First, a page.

3. Dirty Rotten Scoundrels

Dirty Rotten Scoundrels has everything that you want a movie to have. It has a bunch of memorable scenes and very likable stars who have terrific chemistry and an interesting dynamic and a plot that keeps you engaged for the whole movie and a satisfying ending. Michael Caine and Steve Martin are perfectly matched stars, both when they’re playing adversaries and when they’re playing friends. All of their cons are so deviously clever and they play them all so convincingly and yet with a sly wink to the audience. The memorable scenes include the one where Martin pretends to be disabled and Caine tries to call him out on it by smacking him across the knees and watching tears roll down his face, or the one in which Martin pretends to be a mentally challenged guy named Ruprecht. This is, simply put, a bona fide classic comedy caper. Dirty Rotten Scoundrels is a remake of the movie Bedtime Story, which starred David Niven in the Michael Caine role and Marlon Brando in the Steve Martin role, and it will be getting a remake of its own later this year: a female remake in the vein of Ghostbusters and Ocean’s 8 entitled The Hustle, starring Anne Hathaway and Rebel Wilson.

2. The Departed

The Departed is not Martin Scorsese’s most popular movie. The fact that he won the Academy Award for Best Director for it is an issue of controversy and debate, since it was seen as more of a lifetime achievement award that the Academy had given him for snubbing him so much in the past, rather than an actual recognition of the individual achievement that is The Departed. Okay, granted, it is a sprawling and long and relatively aimless movie. It’s not as taut as Goodfellas or Taxi Driver. But it’s a complicated story. Matt Damon plays a dirty cop who is an informant for the mob, while Leonardo DiCaprio plays an undercover cop who has infiltrated the very same mob, and they’re both trying to figure out who each other are and Jack Nicholson is the mob boss who is playing them both. It’s like a cat and mouse and cat thriller. It’s very complex. But as an American remake of the ridiculously intricate Hong Kong thriller Infernal Affairs, it’s pretty successful. Plus, The Departed was a fresh change for Scorsese gangster movies. He usually does Italian mafia movies set in New York, but this was an Irish mob movie set in Boston. There’s a lot to love about the movie. It shouldn’t be getting as much flak as it does.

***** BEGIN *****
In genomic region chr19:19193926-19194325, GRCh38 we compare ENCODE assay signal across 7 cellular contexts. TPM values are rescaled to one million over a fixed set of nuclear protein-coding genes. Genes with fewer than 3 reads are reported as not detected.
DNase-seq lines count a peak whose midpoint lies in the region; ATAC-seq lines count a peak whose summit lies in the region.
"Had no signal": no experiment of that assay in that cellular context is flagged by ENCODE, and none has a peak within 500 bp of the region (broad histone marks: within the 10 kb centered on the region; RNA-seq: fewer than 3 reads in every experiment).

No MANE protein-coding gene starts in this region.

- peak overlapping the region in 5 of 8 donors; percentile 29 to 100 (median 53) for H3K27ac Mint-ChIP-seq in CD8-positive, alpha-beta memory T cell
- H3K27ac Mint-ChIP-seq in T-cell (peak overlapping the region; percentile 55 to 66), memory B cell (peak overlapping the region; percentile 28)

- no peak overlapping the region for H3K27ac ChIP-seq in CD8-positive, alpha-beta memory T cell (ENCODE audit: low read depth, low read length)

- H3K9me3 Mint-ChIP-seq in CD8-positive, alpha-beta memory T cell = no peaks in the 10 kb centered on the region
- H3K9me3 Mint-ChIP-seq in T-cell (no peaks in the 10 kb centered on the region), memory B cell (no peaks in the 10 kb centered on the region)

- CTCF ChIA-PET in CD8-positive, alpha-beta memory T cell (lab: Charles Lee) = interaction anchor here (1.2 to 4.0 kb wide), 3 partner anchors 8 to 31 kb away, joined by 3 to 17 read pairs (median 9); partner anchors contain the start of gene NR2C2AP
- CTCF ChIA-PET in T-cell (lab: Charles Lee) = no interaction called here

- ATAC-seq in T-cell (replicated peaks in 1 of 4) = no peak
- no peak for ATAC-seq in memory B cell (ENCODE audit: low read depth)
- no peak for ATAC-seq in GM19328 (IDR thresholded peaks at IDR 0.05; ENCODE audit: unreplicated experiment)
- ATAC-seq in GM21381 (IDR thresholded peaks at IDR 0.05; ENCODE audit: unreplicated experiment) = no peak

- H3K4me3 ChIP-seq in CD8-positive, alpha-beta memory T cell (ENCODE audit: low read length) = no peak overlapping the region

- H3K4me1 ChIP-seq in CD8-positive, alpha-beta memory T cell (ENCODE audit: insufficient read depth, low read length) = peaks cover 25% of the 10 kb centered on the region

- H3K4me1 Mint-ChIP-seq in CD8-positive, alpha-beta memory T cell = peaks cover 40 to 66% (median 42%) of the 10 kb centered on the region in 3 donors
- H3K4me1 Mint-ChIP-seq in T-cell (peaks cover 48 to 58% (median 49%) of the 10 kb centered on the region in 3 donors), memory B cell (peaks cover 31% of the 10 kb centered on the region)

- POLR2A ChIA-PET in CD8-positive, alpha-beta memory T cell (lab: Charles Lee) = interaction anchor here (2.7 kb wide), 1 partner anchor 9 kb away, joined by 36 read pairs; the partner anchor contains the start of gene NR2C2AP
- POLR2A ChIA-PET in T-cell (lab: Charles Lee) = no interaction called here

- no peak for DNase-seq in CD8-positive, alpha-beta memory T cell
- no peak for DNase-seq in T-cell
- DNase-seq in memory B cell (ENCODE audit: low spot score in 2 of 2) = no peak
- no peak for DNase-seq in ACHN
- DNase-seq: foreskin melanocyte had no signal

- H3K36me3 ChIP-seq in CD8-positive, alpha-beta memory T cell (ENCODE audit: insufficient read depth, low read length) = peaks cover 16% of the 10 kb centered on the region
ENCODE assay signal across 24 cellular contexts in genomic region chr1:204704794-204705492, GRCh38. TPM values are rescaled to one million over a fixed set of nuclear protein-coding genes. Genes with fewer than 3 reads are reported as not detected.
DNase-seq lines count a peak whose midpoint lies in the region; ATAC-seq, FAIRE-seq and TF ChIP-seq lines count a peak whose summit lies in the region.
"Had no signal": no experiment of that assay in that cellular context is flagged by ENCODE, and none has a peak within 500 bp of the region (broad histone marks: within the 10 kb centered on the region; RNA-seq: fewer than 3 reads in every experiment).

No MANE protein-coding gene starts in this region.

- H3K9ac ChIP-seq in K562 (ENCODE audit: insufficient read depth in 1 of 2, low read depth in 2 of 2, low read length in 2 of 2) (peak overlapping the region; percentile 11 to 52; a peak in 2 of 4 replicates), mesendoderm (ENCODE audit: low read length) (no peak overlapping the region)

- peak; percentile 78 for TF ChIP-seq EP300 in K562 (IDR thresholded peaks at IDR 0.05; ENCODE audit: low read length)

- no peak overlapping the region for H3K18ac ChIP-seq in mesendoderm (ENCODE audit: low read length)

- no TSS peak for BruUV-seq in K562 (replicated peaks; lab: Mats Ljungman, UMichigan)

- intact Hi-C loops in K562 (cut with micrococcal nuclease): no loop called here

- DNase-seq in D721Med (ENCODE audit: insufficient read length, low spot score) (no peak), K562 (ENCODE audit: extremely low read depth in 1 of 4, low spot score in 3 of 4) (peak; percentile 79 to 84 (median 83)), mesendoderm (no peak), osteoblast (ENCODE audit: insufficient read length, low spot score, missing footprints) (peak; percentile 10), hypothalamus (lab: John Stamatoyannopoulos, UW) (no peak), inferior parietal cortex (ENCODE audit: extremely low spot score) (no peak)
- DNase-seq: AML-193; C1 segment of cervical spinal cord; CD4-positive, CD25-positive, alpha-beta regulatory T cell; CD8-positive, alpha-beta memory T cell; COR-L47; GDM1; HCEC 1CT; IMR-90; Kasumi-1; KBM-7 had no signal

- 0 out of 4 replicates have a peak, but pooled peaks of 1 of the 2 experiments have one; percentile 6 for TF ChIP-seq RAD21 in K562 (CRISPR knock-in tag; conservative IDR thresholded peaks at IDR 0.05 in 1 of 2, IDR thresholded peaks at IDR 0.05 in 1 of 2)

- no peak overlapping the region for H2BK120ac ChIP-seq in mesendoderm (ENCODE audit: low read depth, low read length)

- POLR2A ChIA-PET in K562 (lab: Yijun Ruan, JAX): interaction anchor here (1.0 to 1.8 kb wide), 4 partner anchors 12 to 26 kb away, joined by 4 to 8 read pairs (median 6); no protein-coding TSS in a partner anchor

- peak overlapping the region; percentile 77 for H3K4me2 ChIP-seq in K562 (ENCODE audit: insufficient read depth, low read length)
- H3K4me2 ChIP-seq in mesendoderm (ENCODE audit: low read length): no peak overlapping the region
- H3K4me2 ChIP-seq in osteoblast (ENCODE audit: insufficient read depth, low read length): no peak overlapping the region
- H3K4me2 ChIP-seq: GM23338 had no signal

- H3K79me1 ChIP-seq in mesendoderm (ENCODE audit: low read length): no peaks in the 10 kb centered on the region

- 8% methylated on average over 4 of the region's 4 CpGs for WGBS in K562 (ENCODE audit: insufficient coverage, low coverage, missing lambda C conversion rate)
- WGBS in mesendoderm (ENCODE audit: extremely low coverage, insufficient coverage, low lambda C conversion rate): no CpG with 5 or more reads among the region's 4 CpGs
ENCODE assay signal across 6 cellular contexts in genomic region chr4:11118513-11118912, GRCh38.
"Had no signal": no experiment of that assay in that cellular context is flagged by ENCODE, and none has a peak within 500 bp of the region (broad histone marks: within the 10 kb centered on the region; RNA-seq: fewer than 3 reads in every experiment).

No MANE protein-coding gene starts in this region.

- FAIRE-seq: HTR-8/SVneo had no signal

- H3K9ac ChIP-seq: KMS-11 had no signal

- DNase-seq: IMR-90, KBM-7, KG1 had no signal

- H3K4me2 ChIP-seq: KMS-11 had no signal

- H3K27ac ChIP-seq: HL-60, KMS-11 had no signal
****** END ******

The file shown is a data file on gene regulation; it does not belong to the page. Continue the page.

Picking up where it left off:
1. The Jungle Book

When Disney first announced that it would be bringing out live action remakes of pretty much every one of its animated classics from the past hundred years, a lot of people were skeptical. It didn’t seem like they were doing this for the art – it just seemed like unnecessary milking of a giant cash cow, expending money and resources on pointless movies when there are so many more important stories to be told that didn’t even get an animated version first. But then The Jungle Book came out with its star studded cast and its incredible photorealistic visuals and its feelings of wonderment and completely changed the game. Jon Favreau and his team pioneered new technologies for CGI, photorealistic rendering, and performance capture to craft one of the most technically amazing visual effects movies in a landscape that’s chock full of them. But of course, that would all be meaningless if the movie had no story or character or heart. Well, guess what: it did. The beautiful, magical, wondrous feeling that permeated throughout the 1967 animated original was just as prevalent in the new remake. And the cast of A-listers – Bill Murray, Scarlett Johansson, Idris Elba, Christopher Walken, Ben Kingsley – are just the icing on the cake.